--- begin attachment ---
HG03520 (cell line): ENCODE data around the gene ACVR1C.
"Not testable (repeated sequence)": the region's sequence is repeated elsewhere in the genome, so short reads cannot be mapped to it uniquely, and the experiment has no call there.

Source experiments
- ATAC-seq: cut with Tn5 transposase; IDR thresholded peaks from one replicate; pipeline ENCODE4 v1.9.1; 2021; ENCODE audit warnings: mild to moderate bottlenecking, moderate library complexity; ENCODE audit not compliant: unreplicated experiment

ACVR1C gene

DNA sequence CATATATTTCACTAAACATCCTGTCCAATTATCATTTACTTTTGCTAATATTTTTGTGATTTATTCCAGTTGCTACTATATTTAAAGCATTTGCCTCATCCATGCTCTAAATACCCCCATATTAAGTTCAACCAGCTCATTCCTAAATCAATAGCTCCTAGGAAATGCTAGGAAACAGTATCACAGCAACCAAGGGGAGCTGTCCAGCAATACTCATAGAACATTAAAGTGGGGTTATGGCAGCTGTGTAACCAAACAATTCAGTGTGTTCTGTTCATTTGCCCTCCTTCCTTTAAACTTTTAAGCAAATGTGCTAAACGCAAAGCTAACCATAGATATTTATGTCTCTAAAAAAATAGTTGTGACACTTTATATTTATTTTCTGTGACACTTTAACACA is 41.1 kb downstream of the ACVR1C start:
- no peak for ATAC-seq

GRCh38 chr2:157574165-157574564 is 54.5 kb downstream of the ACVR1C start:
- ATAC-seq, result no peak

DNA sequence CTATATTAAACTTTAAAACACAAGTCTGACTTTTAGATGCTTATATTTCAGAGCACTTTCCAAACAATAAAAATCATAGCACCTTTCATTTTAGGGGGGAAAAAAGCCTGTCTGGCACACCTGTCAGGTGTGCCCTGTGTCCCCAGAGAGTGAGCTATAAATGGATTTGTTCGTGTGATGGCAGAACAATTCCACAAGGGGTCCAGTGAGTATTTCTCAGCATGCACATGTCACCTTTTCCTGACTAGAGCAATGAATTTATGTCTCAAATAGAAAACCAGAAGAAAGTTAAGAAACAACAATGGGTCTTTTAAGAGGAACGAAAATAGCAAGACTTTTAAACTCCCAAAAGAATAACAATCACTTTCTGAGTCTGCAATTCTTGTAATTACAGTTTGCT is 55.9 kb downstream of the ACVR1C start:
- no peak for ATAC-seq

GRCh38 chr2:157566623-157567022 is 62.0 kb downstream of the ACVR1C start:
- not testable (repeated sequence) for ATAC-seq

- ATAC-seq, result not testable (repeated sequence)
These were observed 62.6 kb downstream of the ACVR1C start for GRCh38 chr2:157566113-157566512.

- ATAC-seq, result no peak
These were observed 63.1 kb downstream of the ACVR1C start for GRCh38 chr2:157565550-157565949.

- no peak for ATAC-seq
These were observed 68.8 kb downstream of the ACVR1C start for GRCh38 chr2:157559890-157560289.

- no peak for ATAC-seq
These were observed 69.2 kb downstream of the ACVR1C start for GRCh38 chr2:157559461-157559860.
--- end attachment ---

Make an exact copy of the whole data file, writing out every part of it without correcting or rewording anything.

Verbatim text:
HG03520 (cell line): ENCODE data around the gene ACVR1C.
"Not testable (repeated sequence)": the region's sequence is repeated elsewhere in the genome, so short reads cannot be mapped to it uniquely, and the experiment has no call there.

Source experiments
- ATAC-seq: cut with Tn5 transposase; IDR thresholded peaks from one replicate; pipeline ENCODE4 v1.9.1; 2021; ENCODE audit warnings: mild to moderate bottlenecking, moderate library complexity; ENCODE audit not compliant: unreplicated experiment

ACVR1C gene

DNA sequence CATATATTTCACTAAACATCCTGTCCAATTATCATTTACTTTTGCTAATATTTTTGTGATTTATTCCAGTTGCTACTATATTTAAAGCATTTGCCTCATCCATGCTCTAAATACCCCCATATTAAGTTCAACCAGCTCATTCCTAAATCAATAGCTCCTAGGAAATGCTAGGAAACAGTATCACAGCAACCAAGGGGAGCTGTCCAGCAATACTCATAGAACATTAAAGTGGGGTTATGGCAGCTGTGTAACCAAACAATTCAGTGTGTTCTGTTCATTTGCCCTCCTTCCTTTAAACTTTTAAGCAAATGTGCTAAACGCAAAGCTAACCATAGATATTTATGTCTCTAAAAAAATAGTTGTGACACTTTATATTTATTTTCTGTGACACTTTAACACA is 41.1 kb downstream of the ACVR1C start:
- no peak for ATAC-seq

GRCh38 chr2:157574165-157574564 is 54.5 kb downstream of the ACVR1C start:
- ATAC-seq, result no peak

DNA sequence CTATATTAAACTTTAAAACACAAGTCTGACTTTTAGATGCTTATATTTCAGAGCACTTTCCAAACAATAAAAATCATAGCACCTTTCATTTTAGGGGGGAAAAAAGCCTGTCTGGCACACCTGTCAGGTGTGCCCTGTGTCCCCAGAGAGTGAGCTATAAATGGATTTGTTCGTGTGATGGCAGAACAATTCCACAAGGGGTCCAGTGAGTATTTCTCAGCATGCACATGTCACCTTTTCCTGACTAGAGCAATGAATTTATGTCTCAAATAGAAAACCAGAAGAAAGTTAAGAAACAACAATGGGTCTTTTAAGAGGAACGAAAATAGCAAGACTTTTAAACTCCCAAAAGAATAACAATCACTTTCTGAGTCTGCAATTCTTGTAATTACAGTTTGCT is 55.9 kb downstream of the ACVR1C start:
- no peak for ATAC-seq

GRCh38 chr2:157566623-157567022 is 62.0 kb downstream of the ACVR1C start:
- not testable (repeated sequence) for ATAC-seq

- ATAC-seq, result not testable (repeated sequence)
These were observed 62.6 kb downstream of the ACVR1C start for GRCh38 chr2:157566113-157566512.

- ATAC-seq, result no peak
These were observed 63.1 kb downstream of the ACVR1C start for GRCh38 chr2:157565550-157565949.

- no peak for ATAC-seq
These were observed 68.8 kb downstream of the ACVR1C start for GRCh38 chr2:157559890-157560289.

- no peak for ATAC-seq
These were observed 69.2 kb downstream of the ACVR1C start for GRCh38 chr2:157559461-157559860.